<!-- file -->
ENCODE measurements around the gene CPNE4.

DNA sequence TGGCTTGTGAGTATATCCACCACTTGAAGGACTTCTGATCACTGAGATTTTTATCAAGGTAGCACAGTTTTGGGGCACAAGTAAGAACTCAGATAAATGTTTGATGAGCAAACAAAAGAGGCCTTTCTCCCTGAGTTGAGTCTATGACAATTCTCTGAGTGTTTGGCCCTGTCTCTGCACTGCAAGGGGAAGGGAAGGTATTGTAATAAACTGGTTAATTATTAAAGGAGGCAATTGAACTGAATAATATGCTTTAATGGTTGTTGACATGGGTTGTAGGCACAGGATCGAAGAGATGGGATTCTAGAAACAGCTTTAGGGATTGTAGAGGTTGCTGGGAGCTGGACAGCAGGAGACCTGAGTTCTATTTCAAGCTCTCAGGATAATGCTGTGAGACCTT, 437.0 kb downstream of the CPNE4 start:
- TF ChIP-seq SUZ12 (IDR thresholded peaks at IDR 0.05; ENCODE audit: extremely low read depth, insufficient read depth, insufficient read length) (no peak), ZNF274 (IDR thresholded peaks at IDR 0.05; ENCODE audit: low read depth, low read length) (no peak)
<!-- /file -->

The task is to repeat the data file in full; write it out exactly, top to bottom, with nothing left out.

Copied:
ENCODE measurements around the gene CPNE4.

DNA sequence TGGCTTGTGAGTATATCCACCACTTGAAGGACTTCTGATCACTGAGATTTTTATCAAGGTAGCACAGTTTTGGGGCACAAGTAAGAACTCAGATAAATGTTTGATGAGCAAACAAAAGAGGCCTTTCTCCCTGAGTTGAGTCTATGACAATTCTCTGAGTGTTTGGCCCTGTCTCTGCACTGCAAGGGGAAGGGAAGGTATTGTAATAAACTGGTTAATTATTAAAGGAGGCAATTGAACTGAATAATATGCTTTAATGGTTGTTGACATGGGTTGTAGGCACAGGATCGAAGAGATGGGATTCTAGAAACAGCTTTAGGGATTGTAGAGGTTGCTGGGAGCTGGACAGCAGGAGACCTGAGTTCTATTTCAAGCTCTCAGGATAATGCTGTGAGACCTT, 437.0 kb downstream of the CPNE4 start:
- TF ChIP-seq SUZ12 (IDR thresholded peaks at IDR 0.05; ENCODE audit: extremely low read depth, insufficient read depth, insufficient read length) (no peak), ZNF274 (IDR thresholded peaks at IDR 0.05; ENCODE audit: low read depth, low read length) (no peak)